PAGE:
Call Me, Julian Davies
With drawings by Phil Day
‘Call Me is that rare thing: a novel of young adulthood told with great compassion, humour and psychological acuity—and without a skerrick of condescension or sentimentality.’ John Clanchy
‘It’s so refreshing this book isn’t being marketed as YA fiction because the adolescent voices it creates are so charming and drolly realised and true-to-life they’ll appeal to a much broader readership. …an immersive and amusing read, thanks largely to the feat of literary ventriloquism (Davies) pulls off.’ The Sydney Morning Herald, The Age.
‘Call Me is not only an engrossing story about the psychic growing-up of its protagonists, but one that also offers provocative commentary on both humanity in general and modern society in particular. …Davies pulls it off, resulting in a book that’s both intelligent and fun to read.’ Whispering Gums.
Call Me is Julian Davies’ seventh novel. Tangentially related to his previous social satire, Crow Mellow, this is a contemporary Australian story of thwarted young love, and an ambitious attempt to take us deep within the lives and experience of two perceptive yet conflicted teenagers in their last year of school. If love beset by complication is a familiar pattern in fiction, then, in this story, complication dances beguilingly between reality and absurdity.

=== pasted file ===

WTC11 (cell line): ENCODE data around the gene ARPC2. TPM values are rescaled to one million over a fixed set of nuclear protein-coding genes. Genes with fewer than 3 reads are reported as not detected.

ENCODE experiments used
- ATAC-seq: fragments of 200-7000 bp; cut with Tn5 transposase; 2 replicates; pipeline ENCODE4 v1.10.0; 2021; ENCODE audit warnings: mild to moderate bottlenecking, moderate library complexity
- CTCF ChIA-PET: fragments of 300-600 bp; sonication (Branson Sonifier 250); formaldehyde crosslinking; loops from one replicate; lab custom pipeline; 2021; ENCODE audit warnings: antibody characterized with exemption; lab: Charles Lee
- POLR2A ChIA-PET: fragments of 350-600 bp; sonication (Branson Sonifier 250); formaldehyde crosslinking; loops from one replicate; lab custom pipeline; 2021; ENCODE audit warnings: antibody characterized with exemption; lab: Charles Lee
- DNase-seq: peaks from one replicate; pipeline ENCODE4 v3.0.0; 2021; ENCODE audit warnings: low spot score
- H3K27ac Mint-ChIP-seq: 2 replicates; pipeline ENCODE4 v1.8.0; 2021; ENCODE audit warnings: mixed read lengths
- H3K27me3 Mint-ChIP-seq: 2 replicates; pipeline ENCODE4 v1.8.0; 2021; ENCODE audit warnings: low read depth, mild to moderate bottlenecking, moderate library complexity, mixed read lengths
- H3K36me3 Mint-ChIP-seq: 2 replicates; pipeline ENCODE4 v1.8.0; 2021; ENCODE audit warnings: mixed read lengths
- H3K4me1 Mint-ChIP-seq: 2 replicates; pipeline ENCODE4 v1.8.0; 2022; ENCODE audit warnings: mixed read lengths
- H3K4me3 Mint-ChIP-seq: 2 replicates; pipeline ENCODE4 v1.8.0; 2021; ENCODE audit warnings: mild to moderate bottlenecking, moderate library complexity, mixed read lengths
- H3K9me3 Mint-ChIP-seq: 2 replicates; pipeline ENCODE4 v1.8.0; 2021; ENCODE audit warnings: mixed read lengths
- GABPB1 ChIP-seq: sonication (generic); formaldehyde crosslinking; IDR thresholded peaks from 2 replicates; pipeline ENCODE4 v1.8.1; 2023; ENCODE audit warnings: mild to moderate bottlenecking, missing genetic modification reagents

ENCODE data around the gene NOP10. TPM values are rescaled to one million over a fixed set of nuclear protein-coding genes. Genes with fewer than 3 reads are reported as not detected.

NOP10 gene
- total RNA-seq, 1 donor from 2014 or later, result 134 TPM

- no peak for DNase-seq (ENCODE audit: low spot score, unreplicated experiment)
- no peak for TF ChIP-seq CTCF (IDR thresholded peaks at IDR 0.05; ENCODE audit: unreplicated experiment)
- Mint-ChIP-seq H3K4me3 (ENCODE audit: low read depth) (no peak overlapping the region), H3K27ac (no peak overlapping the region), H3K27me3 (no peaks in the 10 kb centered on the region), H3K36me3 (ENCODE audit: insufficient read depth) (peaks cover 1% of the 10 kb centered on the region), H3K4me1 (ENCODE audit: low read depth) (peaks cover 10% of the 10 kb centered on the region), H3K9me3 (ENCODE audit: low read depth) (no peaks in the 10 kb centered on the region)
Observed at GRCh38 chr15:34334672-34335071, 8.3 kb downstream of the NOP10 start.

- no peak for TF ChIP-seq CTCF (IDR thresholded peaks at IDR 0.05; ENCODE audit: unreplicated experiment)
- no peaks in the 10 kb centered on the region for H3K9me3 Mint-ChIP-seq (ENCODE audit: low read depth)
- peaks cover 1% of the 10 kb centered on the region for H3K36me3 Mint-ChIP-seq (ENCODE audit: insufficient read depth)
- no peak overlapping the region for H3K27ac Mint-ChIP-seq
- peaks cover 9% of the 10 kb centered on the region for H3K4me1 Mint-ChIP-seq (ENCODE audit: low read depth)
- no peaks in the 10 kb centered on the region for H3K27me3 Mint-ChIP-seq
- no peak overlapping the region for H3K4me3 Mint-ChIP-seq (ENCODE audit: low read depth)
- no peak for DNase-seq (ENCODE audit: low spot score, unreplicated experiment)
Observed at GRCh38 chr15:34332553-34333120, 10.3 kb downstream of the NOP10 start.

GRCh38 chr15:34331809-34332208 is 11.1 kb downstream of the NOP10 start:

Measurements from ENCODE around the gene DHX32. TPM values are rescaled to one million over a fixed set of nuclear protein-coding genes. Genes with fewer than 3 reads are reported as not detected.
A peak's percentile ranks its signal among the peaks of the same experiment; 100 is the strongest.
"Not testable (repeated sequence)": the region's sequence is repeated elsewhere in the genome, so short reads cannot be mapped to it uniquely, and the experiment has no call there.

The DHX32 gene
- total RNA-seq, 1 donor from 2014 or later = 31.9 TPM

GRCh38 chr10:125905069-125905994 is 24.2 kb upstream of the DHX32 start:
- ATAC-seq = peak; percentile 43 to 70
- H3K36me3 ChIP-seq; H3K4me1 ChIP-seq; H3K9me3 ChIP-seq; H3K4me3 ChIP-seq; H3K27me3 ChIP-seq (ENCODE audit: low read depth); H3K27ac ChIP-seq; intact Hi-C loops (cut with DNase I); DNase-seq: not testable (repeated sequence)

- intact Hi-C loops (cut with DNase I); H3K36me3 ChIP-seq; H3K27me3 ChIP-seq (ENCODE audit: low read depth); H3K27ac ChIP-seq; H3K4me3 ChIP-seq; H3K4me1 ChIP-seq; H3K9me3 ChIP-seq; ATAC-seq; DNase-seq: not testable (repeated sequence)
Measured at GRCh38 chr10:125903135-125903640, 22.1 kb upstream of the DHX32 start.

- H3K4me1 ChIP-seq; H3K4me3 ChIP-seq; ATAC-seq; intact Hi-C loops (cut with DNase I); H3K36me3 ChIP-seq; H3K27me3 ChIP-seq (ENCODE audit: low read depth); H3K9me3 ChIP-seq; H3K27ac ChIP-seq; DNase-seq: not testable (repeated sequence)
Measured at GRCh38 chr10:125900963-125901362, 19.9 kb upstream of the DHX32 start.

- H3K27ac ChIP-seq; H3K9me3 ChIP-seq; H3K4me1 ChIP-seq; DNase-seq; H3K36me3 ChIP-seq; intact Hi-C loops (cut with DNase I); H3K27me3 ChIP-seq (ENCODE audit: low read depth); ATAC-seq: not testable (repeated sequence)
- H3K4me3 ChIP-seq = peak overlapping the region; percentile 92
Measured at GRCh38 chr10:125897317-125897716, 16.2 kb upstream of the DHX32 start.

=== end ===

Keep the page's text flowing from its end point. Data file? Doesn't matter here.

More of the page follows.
Davies’ previous novels have been short-listed for many prizes: Revival House for the National Book Council Fiction Award and the Commonwealth Writers Best First Book, among others, The Beholder for the NSW Premier’s Fiction Award, and The Boy for the Victorian Premier’s Fiction Award. The Boy has been translated into French, Dutch and Turkish.
Crow Mellow (2014) was illustrated by over 400 drawings by Phil Day, and received numerous positive reviews, including: ‘…we need more books like Crow Mellow—ambitious, unruly and utterly strange.’ Australian Book Review
Lost Art, (2012), a book of essays on cultural dysfunction in the art world, is another project written in collaboration between Julian Davies and Phil Day.
Davies is also the co-author, with Bidda Jones, of Backlash: Australia’s conflict of values over live exports (2016), an in-depth analysis and history of this trade and the 2011 crisis following the release of footage of inhumane slaughter of Australian cattle in Indonesia.
Phil Day has for more than twenty years collaborated with other artists and writers making hand-made books. In 2011 he founded Mountains Brown Press in Melbourne, an umbrella under which he writes, illustrates and binds his own books.
You must be logged in to post a comment.